Tuesday, March 31, 2015

DIY Ruler Growth Chart Tutorial

It is a time-honored tradition to mark a child's growth through the years on a door-frame or wall. And that worked well for my grandparents who still live in the house my mom grew up in, and for my parents who still live in the house I grew up in. But Dan and I are not in our "forever" house. We love it here, but I don't see us staying for the next thirty years.

When I saw a DIY wooden growth chart fashioned like an old-school ruler, I fell in love. I loved everything about the inspiration project on Pinterest: it was cheap, easy to make, portable, and completely adorable. This might be one of my favorite projects of all time.

Here's what you'll need to make your own:
  • 1- 1" x 8" x 6' pine board*
  • 150 grit sandpaper
  • Wood stain (I used Varathane Stain and Poly in Early American semi-gloss)
  • Paint brush
  • Printer and paper (for number stencils)
  • Pencil
  • Yardstick, tape measure or ruler
  • Black Sharpie marker or acrylic paint and brush
I already had most of the supplies; I got the rest Home Depot for less than $25. The pine board was $8.75 and the stain was $13.51. I got the smallest pot they had and still have a ton of stain leftover. I chose to use a stain with a polyurethane in it to avoid having to buy an extra product and complete an extra step. I've seen it done both ways, but this worked well for me.

When picking out your board, try and find one that is straight with little warping, and without too many knots. The knots will get darker with the stain and may obscure your lines and numbers. The board doesn't need to be very high quality since you aren't using it to make furniture or anything load-bearing.

After getting your board home (which can be done in a regular car--carefully!), use the sand paper to gently remove all rough spots and splinters. I put it on a tarp in front of the TV and got the whole thing done in less time than a Scandal episode.

Now your board is ready for stain. I used an old brush to paint two coats of stain on every top, bottom and side of the board. It turned out a little darker than I would have liked, but the coverage is great and the black lines I made later are visible. If I made another one, I might try and find a lighter stain color.

Before you start marking the board, you need to figure out where you want it to hang. We picked a spot outside of Zahara's room and decided it should hang just above the baseboard. Dan held the board in place while I measured from the ground up. The baseboard is 4.5 inches, so my one foot mark is 7.5 inches from the bottom.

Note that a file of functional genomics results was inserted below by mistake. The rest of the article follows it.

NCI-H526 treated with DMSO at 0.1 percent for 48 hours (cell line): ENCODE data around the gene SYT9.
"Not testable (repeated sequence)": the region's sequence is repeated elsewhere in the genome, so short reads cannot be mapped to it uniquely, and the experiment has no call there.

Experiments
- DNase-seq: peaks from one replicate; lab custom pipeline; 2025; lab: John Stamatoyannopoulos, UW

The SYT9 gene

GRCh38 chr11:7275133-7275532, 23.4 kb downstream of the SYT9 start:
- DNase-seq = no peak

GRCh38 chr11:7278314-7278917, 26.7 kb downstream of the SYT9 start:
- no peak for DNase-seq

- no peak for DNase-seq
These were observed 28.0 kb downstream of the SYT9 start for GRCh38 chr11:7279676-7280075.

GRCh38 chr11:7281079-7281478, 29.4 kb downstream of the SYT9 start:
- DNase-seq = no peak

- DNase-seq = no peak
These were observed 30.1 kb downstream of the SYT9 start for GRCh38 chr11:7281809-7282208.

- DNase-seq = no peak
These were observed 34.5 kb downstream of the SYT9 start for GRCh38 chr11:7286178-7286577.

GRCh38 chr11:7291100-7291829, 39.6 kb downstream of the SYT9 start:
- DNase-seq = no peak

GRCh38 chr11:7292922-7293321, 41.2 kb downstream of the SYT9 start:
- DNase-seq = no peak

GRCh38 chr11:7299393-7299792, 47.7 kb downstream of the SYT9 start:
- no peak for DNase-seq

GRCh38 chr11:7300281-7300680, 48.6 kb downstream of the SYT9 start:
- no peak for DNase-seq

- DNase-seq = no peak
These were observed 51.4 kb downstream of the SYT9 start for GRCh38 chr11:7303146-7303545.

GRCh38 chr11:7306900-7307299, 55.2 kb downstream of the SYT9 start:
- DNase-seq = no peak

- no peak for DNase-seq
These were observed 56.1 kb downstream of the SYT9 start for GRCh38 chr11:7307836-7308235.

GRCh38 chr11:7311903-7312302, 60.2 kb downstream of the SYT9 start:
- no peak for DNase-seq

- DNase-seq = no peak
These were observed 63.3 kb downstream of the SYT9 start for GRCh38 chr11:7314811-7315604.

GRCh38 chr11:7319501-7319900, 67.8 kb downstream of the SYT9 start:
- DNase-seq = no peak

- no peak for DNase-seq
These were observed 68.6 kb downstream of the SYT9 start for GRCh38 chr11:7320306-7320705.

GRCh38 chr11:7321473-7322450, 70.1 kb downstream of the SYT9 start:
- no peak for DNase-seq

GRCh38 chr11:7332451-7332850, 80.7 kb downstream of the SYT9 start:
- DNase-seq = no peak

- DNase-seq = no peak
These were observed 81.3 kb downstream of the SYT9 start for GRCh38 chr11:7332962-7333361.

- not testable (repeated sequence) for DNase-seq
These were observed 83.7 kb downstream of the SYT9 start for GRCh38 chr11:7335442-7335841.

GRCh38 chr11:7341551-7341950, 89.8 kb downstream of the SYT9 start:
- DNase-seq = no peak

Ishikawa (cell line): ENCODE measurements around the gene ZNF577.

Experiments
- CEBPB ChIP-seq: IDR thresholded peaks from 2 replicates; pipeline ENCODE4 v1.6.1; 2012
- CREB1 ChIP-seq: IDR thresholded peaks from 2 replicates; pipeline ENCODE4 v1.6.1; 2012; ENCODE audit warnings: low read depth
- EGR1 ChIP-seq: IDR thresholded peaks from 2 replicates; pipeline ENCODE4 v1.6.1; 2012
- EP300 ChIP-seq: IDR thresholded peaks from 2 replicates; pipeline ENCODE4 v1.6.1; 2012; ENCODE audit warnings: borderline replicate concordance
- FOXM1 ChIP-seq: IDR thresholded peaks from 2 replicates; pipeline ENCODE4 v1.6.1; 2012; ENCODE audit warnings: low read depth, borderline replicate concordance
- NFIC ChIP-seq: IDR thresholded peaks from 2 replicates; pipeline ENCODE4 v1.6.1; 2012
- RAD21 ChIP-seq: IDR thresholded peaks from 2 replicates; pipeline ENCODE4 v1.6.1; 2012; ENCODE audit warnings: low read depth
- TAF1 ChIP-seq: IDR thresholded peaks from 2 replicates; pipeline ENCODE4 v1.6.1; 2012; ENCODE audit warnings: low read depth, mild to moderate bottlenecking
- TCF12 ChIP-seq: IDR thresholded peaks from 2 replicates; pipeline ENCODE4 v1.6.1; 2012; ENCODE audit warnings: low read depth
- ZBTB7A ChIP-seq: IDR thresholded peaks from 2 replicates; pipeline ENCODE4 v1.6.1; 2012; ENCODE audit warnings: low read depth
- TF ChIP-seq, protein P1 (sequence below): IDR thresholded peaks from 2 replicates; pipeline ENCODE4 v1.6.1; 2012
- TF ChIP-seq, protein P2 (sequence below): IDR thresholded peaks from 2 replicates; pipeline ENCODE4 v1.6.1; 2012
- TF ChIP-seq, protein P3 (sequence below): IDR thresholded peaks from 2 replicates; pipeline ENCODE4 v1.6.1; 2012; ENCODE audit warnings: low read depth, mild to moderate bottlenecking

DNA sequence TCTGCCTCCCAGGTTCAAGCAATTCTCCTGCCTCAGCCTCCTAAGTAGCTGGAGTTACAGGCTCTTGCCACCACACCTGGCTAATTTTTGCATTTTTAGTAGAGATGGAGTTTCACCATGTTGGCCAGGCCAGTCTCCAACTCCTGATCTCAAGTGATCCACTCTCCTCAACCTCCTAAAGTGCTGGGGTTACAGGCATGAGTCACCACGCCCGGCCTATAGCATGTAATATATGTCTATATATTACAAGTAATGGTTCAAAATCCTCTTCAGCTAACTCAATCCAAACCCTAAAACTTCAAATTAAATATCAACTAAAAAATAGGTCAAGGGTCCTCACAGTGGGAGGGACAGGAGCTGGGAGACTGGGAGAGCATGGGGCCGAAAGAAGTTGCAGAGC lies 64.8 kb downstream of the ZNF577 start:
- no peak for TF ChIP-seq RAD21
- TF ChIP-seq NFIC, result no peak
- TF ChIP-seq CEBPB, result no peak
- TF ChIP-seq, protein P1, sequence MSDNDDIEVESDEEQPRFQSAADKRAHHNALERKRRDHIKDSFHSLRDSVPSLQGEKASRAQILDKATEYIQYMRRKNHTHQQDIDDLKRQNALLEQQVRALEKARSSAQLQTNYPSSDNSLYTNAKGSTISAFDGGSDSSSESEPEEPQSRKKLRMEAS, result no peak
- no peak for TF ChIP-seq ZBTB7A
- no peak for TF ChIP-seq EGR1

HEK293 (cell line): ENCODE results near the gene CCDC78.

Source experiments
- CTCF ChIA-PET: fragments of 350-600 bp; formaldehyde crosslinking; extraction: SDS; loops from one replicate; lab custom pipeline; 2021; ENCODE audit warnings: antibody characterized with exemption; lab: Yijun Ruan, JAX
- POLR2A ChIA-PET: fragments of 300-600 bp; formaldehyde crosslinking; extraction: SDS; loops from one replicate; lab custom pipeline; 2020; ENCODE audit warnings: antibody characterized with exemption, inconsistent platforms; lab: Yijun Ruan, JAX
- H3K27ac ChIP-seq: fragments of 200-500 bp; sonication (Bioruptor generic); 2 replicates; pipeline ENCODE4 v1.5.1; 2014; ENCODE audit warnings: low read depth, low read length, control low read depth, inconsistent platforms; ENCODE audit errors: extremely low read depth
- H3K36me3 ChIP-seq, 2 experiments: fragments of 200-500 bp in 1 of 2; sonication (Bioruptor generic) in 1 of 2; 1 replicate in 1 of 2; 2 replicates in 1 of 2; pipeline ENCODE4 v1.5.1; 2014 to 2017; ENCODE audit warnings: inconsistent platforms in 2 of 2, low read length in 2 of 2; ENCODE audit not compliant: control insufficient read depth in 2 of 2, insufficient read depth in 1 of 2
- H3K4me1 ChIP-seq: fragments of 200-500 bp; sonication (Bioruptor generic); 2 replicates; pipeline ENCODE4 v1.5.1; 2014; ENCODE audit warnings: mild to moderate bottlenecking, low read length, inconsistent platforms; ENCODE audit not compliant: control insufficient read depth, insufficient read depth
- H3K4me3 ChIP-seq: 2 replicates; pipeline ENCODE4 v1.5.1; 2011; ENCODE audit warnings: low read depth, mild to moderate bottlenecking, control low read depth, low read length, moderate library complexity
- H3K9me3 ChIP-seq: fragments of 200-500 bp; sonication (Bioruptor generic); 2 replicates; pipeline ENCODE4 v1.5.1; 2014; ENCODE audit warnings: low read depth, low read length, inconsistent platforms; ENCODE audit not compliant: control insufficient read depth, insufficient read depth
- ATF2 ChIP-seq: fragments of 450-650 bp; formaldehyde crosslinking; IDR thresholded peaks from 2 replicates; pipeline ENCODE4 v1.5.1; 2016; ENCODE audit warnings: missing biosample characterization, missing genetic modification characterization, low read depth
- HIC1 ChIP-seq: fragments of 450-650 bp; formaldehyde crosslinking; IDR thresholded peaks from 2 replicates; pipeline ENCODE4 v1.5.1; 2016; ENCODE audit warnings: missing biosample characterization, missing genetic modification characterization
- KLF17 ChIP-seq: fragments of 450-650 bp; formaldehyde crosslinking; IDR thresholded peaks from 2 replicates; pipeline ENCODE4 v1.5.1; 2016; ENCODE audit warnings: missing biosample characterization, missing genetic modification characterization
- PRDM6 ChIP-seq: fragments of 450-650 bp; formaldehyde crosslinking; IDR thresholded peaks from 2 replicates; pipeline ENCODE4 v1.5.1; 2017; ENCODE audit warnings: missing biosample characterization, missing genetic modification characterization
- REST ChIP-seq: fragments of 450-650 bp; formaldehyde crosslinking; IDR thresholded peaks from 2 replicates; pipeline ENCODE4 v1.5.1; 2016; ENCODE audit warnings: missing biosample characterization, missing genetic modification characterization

Now it is time to start making this board look like a ruler. This part is a bit tedious. You need to measure and mark every inch from top to bottom. To keep it looking like a ruler, I varied my marks for each foot as follows:
  • The 1, 3, 5, 7, 9, 11 inch marks = 1.5 inches long
  • The 2, 4, 8, 10 inch marks = 2 inches long
  • The 6 inch marks = 2.5 inches long
  • The 12 inch marks = 3 inches long
So, for each foot the pattern was: 
  1. 1.5
  2. 2
  3. 1.5
  4. 2
  5. 1.5
  6. 2.5
  7. 1.5
  8. 2
  9. 1.5
  10. 2
  11. 1.5
  12. 3

I made all my marks with a pencil first and then went back over them with a black Sharpie. You can also use black acrylic paint and a small craft brush if you prefer.

Next, using Microsoft Word (or any other word processing program), print your number stencils. I printed numbers 1-8* using Adobe Myungjo font at 200 points. You can use any font you like, but this one looked the most like an old ruler to me. I separated each number and placed it just below the foot mark (on the 11 inch mark). Then, with the number right-side up, I used a pen to trace the outline of the number onto the board. I pressed pretty hard, resulting in a slightly embossed number. I retraced the number with a pencil to make sure my lines looked good, and then filled it in with my Sharpie.

The final step is hanging the ruler. There are a few ways to go about this, but we decided to just screw it right into the wall. This way, there is no chance of it accidentally falling or wiggling around. It is nice and secure. I was worried about the visibility of the screws, but they are hardly noticeable.

This really might be my favorite project ever. I can't wait to see how Zahara grows through the years!

* My Home Depot only had a 1x6x8 instead of a 1x8x6, so my ruler is a bit taller than my inspiration photo. It worked out OK though because I have tall ceilings and it helps fill the space.

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